Case for optimism
As Rex Walford writes in this excellent collection of essays: "At the turn of the century, things can go either way for geography." The various contributors, all well-informed, identify what they believe to be the key issues that face teachers of geography from early years to initial teacher training and there is plenty in this volume to provide cause for optimism about the subject's well-being.
Margaret Roberts, for example, illustrates from her own programme at Sheffield how teacher training is made more rigorous when informed by research evidence.
David Leat argues for metacognitive approaches to teaching and learning the higher order concepts of geography and, with David Kinninment, for classroom debriefing strategies that will promote cognitive acceleration.
Roger Carter's timely piece on education for global citizenship is welcome, as are those by Stephen Scoffham on environmental education and the curricular ambivalence we experience in relation to Europe.
From the primary chapters, Kathy Alcock is convincing in demonstrating that geography makes an important contribution to a rich, diverse and lively curriculum for young children.
The selection of themes and writers shows some skill on the part of the editors. David Waugh's personal account of writing textbooks is beautifully juxtaposed with David Lambert's observations on schoolbooks and provides two contrasting views of the pedagogy of the double-page spread. Serious research and reflection on how resources are deployed in geography classrooms is long overdue.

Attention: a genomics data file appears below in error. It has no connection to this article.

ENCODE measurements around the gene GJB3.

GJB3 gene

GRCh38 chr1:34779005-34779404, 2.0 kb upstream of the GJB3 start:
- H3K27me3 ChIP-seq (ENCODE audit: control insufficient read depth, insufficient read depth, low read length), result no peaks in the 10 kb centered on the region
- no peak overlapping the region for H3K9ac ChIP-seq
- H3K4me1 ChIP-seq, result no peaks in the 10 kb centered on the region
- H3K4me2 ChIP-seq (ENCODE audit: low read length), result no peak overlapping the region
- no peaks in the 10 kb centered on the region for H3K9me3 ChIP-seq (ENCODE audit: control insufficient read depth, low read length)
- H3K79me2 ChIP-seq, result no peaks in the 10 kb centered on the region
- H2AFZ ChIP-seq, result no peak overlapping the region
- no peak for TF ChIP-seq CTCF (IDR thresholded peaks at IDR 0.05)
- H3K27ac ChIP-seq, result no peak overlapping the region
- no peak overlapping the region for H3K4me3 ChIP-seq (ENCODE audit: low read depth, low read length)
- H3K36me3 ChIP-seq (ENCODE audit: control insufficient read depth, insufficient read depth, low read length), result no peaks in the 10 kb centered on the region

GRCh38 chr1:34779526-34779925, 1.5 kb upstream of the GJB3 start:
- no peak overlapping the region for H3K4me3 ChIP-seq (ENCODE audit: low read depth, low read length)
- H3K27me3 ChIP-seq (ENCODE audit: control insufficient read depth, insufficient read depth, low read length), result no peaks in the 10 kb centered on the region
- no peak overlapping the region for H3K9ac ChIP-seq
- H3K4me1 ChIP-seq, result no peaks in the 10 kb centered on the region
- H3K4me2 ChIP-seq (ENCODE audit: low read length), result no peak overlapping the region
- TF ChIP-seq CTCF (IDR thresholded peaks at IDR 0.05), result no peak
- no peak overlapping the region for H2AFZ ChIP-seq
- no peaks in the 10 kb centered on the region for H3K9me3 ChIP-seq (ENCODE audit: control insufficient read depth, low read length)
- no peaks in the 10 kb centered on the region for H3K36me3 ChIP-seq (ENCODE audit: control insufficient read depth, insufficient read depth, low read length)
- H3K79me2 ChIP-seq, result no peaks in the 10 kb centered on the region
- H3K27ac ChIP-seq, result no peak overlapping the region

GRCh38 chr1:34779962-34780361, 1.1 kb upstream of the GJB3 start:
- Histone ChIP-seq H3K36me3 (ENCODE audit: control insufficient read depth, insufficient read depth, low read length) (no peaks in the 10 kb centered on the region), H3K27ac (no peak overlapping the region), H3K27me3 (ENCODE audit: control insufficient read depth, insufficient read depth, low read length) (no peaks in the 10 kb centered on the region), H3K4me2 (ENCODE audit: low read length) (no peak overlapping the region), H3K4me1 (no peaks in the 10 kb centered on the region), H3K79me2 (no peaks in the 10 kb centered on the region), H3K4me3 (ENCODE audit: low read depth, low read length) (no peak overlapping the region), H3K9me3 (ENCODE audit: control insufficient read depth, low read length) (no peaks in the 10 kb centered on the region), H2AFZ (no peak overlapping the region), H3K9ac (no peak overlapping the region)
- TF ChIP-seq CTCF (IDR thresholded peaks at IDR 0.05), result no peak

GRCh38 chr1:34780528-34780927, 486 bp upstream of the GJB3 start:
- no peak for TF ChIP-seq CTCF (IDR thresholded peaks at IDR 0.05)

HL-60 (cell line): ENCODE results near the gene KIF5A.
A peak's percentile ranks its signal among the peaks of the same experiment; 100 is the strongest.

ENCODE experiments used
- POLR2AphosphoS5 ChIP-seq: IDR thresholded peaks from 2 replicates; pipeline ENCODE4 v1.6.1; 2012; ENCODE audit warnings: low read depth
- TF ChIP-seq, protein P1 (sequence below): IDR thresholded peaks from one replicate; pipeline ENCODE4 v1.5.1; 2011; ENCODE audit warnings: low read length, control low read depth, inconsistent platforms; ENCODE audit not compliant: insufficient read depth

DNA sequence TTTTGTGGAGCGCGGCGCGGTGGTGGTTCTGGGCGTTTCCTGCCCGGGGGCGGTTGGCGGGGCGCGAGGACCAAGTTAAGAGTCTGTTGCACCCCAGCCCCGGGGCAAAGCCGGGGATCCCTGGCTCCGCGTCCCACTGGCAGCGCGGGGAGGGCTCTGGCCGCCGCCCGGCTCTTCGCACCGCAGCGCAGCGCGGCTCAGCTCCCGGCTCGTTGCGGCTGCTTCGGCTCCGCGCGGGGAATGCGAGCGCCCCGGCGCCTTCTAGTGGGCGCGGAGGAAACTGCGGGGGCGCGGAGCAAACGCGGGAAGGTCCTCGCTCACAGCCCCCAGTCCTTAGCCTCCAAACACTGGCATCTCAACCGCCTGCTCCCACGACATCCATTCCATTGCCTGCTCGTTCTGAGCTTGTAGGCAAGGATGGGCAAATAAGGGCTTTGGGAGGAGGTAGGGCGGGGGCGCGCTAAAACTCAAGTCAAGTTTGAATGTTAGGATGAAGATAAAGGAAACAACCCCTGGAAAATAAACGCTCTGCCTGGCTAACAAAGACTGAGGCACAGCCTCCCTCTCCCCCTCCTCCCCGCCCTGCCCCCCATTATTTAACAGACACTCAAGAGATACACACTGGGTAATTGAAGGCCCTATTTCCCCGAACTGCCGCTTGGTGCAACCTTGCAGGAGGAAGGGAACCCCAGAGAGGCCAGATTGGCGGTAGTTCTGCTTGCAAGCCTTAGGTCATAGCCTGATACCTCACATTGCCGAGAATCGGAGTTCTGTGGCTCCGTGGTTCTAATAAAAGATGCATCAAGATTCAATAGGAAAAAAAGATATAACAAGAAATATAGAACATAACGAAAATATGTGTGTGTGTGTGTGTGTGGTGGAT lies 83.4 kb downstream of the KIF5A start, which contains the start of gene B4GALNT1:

It is disappointin that so little attention is paid in the book to maps. The index gives only two references (one on the very last page) and none at all to atlases. The significance of geographic information systems (GIS) as an issue for the future of geography in schools is also seriously underplayed. GIS is probably the greatest contribution made by geographers to economy and society since the Age of Discovery and yet receives only passing mention.
There is no reference either to that other key element of geography in the real world: global positioning systems (GPS). If geographers do not seize this new technology and demonstrate its relevance to problem solving and decision making in industry, commerce and utilities, then it will be taken up instead by IT, science or business studies.
It is said that a more radical revision of the national curriculum is planned for 2005. What will the status of geography be by then? Eleanor Rawling suggests an immediate action plan. This includes: a relaunch of the subject at key stages 1-3 (where it has been most challenged by recent preoccupations with literacy and numeracy); a shift in its public image; a halt to the decline at GCSE; and incorporation of newer concerns such as thinking skills, citizenship and education for sustainable development.
Crucially, liaison and co-operation across all the levels and sectors of education are called for in order to secure geography's long-term presence. Clearly, there is much work to be done by geography educators but the quality of this collection will make it a valuable contribution to the debate.
Patrick Wiegand is reader in geography education at the University of Leeds